Hagan again targets felons, pension benefits

A similar bill introduced by the legislator six years ago went nowhere.
YOUNGSTOWN -- State Rep. Robert F. Hagan wants all public employees and officials in Ohio to lose their pension benefits if convicted of a felony.
Hagan, of Youngstown, D-60th, said the timing is perfect to introduce the bill, which is similar but more far-reaching than a proposal he sponsored in 2001 that didn't even get a committee hearing.
The bill will be introduced in the Ohio House sometime this week, he said.
The bill introduction comes on the heels of:
The sentencing of ex-U.S. Rep. Bob Ney, a Heath Republican, to 30 months in federal prison for his role in a congressional bribery scandal.
Congress' moving ahead on a bill denying government pensions to federal lawmakers convicted of certain crimes.
New Gov. Ted Strickland's enacting tougher ethics standards in his administration.
Like the congressional proposal, Hagan's plan isn't retroactive.
"It can't be and that's truly frustrating to me," he said.
Hagan introduced a bill in 2001, when he was a state senator, to cut in half the retirement benefits of state employees and elected officials convicted of taking bribes in relation to their jobs. Hagan opted not to seek the removal of 100 percent of benefits at the time for the sake of family members.
How it's changed
Hagan's new proposal is tougher.
Instead of 50 percent, Hagan said his new proposal would strip 100 percent of the taxpayers' portion of pensions to any public employee or official in Ohio convicted of not only bribery, but any felony. The felon's personal contribution to a state retirement system would not be impacted, he said.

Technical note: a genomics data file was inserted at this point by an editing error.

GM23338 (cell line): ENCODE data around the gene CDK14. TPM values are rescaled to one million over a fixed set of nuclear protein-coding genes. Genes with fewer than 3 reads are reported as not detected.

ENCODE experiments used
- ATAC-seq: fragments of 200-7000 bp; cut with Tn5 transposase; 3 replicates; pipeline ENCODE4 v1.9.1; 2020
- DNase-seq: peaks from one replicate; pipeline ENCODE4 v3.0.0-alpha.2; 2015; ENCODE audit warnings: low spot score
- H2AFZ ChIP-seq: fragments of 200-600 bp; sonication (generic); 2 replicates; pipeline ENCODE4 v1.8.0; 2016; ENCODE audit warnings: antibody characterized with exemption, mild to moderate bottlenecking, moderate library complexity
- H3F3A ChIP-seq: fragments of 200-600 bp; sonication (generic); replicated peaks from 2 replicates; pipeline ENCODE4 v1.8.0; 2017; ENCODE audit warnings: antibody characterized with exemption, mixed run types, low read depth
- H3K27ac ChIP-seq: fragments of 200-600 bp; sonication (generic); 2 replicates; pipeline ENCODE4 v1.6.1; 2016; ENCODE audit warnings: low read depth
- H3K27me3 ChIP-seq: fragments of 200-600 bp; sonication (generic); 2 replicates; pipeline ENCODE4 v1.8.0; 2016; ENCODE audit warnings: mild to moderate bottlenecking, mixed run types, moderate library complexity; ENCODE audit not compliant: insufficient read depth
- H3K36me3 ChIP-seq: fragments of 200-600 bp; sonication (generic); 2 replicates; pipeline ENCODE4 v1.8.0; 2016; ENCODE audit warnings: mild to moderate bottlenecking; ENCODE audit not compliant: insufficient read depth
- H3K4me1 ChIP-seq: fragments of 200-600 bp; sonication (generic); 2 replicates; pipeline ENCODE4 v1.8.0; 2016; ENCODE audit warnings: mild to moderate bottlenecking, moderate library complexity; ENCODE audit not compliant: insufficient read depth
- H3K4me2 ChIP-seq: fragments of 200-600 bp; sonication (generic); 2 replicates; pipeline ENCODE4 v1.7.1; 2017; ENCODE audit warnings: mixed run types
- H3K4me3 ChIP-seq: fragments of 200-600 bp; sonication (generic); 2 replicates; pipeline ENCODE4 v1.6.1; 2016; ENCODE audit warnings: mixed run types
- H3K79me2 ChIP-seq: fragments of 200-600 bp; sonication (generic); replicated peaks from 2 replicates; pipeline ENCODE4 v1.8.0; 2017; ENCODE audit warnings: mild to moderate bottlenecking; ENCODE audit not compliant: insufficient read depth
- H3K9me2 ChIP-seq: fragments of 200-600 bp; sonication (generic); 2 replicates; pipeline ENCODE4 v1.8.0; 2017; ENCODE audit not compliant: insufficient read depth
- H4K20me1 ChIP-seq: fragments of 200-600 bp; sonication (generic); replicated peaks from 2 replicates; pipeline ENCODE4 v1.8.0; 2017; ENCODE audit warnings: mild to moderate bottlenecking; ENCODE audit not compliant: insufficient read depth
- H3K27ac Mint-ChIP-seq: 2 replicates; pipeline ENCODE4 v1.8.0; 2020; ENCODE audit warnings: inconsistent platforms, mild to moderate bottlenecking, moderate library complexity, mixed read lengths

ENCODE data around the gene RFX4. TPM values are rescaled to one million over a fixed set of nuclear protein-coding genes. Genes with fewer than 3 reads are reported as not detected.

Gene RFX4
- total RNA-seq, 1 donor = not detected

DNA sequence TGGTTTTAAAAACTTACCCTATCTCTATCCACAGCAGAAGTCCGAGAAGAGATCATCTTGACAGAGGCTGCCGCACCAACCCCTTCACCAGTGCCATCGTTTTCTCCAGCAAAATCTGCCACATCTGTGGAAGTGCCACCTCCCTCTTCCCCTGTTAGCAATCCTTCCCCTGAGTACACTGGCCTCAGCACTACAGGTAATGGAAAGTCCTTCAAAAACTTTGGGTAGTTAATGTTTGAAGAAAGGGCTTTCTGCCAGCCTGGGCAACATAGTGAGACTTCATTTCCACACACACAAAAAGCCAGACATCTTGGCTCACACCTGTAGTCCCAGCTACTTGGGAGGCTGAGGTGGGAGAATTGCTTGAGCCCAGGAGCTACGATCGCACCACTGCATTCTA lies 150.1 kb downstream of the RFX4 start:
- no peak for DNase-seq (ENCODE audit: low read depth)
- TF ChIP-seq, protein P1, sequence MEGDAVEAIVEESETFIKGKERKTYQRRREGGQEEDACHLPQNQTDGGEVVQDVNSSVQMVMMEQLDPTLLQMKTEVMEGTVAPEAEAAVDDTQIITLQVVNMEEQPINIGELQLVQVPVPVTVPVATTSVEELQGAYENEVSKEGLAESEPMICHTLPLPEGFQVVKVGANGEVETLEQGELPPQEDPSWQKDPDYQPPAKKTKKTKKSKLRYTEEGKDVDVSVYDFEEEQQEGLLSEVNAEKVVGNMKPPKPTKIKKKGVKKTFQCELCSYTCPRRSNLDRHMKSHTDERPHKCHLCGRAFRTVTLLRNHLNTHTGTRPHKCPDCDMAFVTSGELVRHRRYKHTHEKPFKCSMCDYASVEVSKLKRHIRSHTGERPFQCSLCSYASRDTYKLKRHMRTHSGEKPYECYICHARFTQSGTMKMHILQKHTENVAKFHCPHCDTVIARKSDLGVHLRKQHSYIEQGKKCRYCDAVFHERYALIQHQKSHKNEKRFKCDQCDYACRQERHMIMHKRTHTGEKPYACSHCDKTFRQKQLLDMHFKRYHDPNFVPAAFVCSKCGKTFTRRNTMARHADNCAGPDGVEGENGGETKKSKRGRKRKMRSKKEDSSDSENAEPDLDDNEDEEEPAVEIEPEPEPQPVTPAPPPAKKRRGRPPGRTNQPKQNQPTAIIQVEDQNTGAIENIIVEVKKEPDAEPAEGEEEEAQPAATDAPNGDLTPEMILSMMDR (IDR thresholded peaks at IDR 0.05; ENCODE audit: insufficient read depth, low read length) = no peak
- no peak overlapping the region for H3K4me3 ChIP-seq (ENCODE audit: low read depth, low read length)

The new law would include not only those at the state level, but also those who work for counties, cities, villages, townships, school districts and other entities that have employees in any of the state's five retirement systems, he said.
"Any spouse of a politician who isn't aware corruption isn't on the front-burner" doesn't deserve the pension of a husband or wife convicted of a felony, Hagan said about changing the percentage from 50 percent to 100 percent.
Hagan is optimistic his bill will be considered by the state Legislature this session.
In 2001, Republicans held every elected executive office and controlled the state House and Senate. Republicans still control the Legislature, but hold the House by a smaller margin than the party did six years ago. Also, Democrats hold four of the five elected executive office posts, most notably Strickland.
"There's some compromise now, so I'm hopeful," Hagan said. "Legislators will be hard-pressed to ignore it now. I don't think they will ignore it."

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